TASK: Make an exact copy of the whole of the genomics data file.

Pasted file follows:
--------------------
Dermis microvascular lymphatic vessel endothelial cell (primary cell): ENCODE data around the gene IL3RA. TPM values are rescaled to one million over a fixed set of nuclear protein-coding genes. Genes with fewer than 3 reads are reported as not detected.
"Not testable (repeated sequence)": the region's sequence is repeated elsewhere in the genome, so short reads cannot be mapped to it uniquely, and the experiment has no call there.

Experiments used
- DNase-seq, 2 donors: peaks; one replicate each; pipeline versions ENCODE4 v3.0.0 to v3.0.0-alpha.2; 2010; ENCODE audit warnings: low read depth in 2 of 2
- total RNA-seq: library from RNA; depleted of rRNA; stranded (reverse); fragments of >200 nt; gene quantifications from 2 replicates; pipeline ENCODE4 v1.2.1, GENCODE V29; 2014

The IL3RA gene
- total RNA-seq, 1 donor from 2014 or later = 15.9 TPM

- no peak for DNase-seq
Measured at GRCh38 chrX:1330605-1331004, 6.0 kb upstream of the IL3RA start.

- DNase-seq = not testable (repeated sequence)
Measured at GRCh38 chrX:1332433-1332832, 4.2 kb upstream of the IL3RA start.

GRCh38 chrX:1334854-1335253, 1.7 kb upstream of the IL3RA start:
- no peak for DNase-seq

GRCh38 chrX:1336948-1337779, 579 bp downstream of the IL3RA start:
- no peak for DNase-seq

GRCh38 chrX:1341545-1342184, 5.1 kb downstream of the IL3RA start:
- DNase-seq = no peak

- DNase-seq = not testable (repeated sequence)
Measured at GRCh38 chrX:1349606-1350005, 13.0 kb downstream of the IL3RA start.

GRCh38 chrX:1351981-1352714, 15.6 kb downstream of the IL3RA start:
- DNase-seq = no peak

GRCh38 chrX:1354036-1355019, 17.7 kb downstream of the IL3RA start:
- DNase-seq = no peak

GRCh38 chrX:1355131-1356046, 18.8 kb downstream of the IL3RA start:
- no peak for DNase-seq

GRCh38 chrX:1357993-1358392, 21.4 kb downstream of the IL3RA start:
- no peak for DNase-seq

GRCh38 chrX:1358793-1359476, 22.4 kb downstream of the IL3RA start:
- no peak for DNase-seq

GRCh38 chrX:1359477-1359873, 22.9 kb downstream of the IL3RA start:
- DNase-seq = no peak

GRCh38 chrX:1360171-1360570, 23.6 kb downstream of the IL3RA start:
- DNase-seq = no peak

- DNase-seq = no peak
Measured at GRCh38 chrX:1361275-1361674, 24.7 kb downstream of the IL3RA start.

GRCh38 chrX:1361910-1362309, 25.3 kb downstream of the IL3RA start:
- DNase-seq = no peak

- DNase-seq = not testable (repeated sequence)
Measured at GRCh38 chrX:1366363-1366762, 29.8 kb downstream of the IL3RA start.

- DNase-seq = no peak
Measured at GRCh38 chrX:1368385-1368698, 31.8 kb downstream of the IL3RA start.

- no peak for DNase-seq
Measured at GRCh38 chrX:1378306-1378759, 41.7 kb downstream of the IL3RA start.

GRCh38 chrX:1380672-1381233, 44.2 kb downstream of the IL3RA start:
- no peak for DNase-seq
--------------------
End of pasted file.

Dermis microvascular lymphatic vessel endothelial cell (primary cell): ENCODE data around the gene IL3RA. TPM values are rescaled to one million over a fixed set of nuclear protein-coding genes. Genes with fewer than 3 reads are reported as not detected.
"Not testable (repeated sequence)": the region's sequence is repeated elsewhere in the genome, so short reads cannot be mapped to it uniquely, and the experiment has no call there.

Experiments used
- DNase-seq, 2 donors: peaks; one replicate each; pipeline versions ENCODE4 v3.0.0 to v3.0.0-alpha.2; 2010; ENCODE audit warnings: low read depth in 2 of 2
- total RNA-seq: library from RNA; depleted of rRNA; stranded (reverse); fragments of >200 nt; gene quantifications from 2 replicates; pipeline ENCODE4 v1.2.1, GENCODE V29; 2014

The IL3RA gene
- total RNA-seq, 1 donor from 2014 or later = 15.9 TPM

- no peak for DNase-seq
Measured at GRCh38 chrX:1330605-1331004, 6.0 kb upstream of the IL3RA start.

- DNase-seq = not testable (repeated sequence)
Measured at GRCh38 chrX:1332433-1332832, 4.2 kb upstream of the IL3RA start.

GRCh38 chrX:1334854-1335253, 1.7 kb upstream of the IL3RA start:
- no peak for DNase-seq

GRCh38 chrX:1336948-1337779, 579 bp downstream of the IL3RA start:
- no peak for DNase-seq

GRCh38 chrX:1341545-1342184, 5.1 kb downstream of the IL3RA start:
- DNase-seq = no peak

- DNase-seq = not testable (repeated sequence)
Measured at GRCh38 chrX:1349606-1350005, 13.0 kb downstream of the IL3RA start.

GRCh38 chrX:1351981-1352714, 15.6 kb downstream of the IL3RA start:
- DNase-seq = no peak

GRCh38 chrX:1354036-1355019, 17.7 kb downstream of the IL3RA start:
- DNase-seq = no peak

GRCh38 chrX:1355131-1356046, 18.8 kb downstream of the IL3RA start:
- no peak for DNase-seq

GRCh38 chrX:1357993-1358392, 21.4 kb downstream of the IL3RA start:
- no peak for DNase-seq

GRCh38 chrX:1358793-1359476, 22.4 kb downstream of the IL3RA start:
- no peak for DNase-seq

GRCh38 chrX:1359477-1359873, 22.9 kb downstream of the IL3RA start:
- DNase-seq = no peak

GRCh38 chrX:1360171-1360570, 23.6 kb downstream of the IL3RA start:
- DNase-seq = no peak

- DNase-seq = no peak
Measured at GRCh38 chrX:1361275-1361674, 24.7 kb downstream of the IL3RA start.

GRCh38 chrX:1361910-1362309, 25.3 kb downstream of the IL3RA start:
- DNase-seq = no peak

- DNase-seq = not testable (repeated sequence)
Measured at GRCh38 chrX:1366363-1366762, 29.8 kb downstream of the IL3RA start.

- DNase-seq = no peak
Measured at GRCh38 chrX:1368385-1368698, 31.8 kb downstream of the IL3RA start.

- no peak for DNase-seq
Measured at GRCh38 chrX:1378306-1378759, 41.7 kb downstream of the IL3RA start.

GRCh38 chrX:1380672-1381233, 44.2 kb downstream of the IL3RA start:
- no peak for DNase-seq